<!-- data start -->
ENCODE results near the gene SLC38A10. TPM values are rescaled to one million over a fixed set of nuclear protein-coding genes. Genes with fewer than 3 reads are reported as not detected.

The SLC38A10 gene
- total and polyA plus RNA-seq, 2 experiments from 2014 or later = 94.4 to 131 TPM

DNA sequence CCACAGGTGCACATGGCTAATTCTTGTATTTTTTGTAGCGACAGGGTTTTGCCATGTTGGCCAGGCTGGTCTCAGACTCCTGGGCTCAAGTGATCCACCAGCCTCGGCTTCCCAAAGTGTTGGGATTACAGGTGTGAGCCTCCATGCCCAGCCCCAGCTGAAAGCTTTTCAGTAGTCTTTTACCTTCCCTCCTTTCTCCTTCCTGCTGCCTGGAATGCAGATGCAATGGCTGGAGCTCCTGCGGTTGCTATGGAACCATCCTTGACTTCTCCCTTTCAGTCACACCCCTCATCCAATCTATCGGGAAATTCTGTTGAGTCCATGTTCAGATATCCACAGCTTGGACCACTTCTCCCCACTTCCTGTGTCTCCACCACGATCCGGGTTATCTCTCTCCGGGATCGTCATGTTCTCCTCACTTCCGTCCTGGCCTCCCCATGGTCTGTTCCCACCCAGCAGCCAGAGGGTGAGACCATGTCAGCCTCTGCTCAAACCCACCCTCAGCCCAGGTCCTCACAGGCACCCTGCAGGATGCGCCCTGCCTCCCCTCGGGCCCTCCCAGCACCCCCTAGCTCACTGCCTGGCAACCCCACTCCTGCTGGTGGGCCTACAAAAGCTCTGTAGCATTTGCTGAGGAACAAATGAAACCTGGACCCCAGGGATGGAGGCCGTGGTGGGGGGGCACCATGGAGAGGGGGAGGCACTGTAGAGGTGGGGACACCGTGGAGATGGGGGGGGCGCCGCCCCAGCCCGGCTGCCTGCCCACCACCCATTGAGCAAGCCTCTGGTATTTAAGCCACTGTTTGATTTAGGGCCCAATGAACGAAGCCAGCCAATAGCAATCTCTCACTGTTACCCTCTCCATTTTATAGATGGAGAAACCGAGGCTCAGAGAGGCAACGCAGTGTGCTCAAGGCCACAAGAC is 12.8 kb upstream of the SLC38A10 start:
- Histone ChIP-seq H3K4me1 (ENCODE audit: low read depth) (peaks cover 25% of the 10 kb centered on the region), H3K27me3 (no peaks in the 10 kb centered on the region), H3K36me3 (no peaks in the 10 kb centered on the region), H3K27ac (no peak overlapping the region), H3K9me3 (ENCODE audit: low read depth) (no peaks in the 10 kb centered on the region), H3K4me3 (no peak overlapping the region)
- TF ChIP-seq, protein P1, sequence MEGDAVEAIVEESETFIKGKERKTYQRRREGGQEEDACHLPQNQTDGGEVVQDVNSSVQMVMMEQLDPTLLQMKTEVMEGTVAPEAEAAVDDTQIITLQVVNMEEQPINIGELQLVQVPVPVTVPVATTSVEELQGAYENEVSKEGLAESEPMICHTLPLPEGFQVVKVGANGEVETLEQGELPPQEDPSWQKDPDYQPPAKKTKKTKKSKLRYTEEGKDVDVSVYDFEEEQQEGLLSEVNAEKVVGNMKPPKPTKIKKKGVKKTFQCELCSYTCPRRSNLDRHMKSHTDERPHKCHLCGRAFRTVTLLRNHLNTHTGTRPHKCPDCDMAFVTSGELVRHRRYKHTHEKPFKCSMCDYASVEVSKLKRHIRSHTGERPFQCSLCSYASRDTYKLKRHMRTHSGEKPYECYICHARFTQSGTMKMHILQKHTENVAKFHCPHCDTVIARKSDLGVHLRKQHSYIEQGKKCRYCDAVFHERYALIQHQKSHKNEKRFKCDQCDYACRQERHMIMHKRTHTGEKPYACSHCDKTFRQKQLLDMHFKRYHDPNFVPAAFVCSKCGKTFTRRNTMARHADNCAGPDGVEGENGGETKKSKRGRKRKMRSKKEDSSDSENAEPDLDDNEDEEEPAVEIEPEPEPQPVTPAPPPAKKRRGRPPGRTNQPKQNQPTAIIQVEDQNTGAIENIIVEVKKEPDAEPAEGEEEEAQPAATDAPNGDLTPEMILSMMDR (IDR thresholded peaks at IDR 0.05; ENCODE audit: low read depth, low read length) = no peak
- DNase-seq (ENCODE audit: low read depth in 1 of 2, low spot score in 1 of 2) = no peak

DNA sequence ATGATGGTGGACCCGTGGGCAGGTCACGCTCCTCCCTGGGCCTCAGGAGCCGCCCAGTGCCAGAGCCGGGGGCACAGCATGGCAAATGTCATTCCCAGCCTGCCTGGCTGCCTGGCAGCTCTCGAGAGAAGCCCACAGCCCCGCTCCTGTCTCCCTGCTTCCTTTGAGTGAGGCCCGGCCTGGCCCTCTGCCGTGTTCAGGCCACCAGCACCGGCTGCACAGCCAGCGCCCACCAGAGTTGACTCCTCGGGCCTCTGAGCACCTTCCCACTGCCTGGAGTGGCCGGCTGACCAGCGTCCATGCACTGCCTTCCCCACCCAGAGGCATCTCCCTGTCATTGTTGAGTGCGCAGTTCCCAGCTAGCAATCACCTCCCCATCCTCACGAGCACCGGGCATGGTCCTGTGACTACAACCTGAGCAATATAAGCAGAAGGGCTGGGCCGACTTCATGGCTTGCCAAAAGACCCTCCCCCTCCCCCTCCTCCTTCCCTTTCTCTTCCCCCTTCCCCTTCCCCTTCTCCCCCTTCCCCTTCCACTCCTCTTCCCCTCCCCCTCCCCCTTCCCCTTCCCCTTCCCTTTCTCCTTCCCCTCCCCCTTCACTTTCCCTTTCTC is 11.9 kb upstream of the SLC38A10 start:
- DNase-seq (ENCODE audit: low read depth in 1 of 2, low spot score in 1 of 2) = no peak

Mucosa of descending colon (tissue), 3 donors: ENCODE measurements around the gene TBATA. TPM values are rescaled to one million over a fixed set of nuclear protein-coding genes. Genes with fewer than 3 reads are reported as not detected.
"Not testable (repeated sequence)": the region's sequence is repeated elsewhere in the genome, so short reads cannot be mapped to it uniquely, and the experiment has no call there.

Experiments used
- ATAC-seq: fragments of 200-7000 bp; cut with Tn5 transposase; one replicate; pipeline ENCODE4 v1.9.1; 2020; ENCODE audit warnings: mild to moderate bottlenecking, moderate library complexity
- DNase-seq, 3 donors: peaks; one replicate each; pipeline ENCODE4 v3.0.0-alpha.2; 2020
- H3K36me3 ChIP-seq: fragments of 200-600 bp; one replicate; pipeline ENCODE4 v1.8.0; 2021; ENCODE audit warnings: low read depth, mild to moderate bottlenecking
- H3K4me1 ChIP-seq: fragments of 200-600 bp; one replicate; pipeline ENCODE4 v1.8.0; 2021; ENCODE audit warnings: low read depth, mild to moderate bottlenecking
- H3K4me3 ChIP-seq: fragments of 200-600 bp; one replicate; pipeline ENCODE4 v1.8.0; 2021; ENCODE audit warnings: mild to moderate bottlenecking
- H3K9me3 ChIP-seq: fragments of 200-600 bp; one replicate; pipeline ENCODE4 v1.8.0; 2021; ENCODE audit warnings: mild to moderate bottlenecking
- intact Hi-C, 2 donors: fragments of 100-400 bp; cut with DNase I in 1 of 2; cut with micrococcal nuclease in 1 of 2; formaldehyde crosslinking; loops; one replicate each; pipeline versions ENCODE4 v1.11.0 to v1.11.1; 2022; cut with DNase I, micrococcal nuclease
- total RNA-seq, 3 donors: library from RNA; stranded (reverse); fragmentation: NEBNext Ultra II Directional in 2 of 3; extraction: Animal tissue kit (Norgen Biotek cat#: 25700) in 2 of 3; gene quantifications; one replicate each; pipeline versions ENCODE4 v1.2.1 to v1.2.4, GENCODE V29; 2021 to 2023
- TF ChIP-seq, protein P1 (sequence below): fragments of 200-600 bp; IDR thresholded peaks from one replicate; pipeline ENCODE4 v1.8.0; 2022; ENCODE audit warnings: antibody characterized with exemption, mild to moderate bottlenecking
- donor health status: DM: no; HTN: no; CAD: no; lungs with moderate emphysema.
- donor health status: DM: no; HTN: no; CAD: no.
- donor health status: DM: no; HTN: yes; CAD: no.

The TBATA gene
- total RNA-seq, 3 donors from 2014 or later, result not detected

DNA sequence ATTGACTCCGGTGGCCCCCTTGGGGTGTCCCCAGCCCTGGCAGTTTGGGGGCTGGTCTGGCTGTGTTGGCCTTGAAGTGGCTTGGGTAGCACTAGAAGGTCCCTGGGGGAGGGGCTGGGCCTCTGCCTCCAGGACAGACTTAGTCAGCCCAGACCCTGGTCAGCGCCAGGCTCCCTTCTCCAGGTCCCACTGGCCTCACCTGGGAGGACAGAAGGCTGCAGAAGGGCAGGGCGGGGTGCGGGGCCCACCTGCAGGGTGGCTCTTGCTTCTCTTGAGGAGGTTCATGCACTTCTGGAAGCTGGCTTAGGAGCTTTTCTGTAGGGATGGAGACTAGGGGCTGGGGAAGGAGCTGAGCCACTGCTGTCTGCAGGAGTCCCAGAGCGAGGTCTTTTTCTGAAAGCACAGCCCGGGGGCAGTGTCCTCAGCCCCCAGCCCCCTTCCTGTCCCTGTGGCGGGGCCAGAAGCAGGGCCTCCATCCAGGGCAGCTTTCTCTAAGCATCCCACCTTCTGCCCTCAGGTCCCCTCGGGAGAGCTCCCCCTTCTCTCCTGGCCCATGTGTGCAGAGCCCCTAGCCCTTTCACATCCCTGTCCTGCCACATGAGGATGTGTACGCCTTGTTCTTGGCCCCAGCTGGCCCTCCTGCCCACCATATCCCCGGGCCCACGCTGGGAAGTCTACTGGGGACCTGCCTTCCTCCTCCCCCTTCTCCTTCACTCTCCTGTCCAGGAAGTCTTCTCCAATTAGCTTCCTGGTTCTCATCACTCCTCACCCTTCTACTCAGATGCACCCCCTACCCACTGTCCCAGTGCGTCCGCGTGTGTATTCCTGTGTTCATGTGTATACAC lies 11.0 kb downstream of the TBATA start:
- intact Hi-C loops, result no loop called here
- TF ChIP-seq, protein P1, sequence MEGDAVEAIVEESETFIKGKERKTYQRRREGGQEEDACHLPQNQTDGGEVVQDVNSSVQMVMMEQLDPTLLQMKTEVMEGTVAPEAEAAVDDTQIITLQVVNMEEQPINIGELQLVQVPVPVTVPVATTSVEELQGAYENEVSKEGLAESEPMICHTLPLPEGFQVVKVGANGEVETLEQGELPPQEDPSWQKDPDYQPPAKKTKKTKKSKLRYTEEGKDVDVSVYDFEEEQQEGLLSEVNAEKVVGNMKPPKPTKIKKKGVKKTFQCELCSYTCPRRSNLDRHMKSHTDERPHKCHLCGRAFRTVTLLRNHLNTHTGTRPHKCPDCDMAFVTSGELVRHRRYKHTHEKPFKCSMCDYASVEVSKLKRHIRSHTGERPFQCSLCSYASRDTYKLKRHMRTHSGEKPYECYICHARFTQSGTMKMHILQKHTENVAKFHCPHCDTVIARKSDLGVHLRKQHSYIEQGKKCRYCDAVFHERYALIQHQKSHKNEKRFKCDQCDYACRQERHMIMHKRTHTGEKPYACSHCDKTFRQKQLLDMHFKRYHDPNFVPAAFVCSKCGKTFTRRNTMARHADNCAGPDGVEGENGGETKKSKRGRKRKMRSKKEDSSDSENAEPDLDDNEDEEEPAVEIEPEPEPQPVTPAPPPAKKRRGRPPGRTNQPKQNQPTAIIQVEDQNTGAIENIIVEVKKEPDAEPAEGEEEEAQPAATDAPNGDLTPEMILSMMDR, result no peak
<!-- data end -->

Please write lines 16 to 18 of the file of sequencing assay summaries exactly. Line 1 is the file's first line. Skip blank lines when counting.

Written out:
- H3K4me1 ChIP-seq: fragments of 200-600 bp; one replicate; pipeline ENCODE4 v1.8.0; 2021; ENCODE audit warnings: low read depth, mild to moderate bottlenecking
- H3K4me3 ChIP-seq: fragments of 200-600 bp; one replicate; pipeline ENCODE4 v1.8.0; 2021; ENCODE audit warnings: mild to moderate bottlenecking
- H3K9me3 ChIP-seq: fragments of 200-600 bp; one replicate; pipeline ENCODE4 v1.8.0; 2021; ENCODE audit warnings: mild to moderate bottlenecking